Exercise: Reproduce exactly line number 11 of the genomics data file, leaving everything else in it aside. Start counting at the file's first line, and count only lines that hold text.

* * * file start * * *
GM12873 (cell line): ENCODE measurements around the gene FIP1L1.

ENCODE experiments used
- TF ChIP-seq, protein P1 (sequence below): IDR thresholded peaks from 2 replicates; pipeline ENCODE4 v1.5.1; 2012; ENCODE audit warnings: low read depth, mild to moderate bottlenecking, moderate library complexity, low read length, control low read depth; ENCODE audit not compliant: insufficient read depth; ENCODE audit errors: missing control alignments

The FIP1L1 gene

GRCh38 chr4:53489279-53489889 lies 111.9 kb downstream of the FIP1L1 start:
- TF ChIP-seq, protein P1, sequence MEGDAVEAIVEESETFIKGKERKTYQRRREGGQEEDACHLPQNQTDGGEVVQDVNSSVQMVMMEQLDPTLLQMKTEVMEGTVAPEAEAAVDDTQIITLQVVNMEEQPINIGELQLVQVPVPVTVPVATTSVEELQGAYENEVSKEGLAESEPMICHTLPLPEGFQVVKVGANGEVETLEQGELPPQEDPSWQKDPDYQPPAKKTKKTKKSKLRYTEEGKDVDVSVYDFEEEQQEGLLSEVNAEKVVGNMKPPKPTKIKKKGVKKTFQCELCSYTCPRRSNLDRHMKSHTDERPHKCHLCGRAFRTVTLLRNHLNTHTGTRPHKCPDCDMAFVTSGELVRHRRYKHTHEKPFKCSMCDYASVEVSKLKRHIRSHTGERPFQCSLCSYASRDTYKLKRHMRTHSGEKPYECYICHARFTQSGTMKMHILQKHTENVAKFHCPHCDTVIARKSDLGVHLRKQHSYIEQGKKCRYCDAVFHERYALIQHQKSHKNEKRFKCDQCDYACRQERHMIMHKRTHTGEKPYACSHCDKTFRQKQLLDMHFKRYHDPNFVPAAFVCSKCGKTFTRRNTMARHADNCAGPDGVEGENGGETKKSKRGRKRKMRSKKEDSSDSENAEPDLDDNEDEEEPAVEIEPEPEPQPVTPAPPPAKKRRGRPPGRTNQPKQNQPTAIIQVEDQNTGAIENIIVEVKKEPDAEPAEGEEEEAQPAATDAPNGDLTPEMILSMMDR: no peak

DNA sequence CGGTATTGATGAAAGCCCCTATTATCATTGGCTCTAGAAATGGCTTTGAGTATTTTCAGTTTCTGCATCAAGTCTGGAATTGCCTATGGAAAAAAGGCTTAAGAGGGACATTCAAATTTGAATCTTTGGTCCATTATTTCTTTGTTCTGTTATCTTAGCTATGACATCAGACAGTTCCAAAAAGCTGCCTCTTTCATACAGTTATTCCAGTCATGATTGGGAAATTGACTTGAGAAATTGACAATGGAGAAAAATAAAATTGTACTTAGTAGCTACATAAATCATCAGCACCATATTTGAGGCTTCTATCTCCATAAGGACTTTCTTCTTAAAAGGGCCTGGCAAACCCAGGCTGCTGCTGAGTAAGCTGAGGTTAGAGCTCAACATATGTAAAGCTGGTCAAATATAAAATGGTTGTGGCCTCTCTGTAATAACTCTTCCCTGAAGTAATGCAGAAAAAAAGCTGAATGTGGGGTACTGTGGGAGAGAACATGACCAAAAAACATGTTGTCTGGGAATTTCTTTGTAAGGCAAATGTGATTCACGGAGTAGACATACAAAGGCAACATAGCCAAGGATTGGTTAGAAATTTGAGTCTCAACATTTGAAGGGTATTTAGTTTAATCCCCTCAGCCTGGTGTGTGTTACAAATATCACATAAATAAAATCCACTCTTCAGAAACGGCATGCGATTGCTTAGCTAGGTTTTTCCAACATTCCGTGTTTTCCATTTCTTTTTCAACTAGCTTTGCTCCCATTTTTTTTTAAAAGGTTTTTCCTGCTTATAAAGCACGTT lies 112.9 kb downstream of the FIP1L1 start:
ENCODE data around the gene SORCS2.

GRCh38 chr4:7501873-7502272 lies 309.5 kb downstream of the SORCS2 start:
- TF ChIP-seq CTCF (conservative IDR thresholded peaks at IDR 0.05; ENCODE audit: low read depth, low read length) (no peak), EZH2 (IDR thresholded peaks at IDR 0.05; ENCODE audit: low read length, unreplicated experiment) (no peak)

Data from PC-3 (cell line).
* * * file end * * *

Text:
Data from PC-3 (cell line).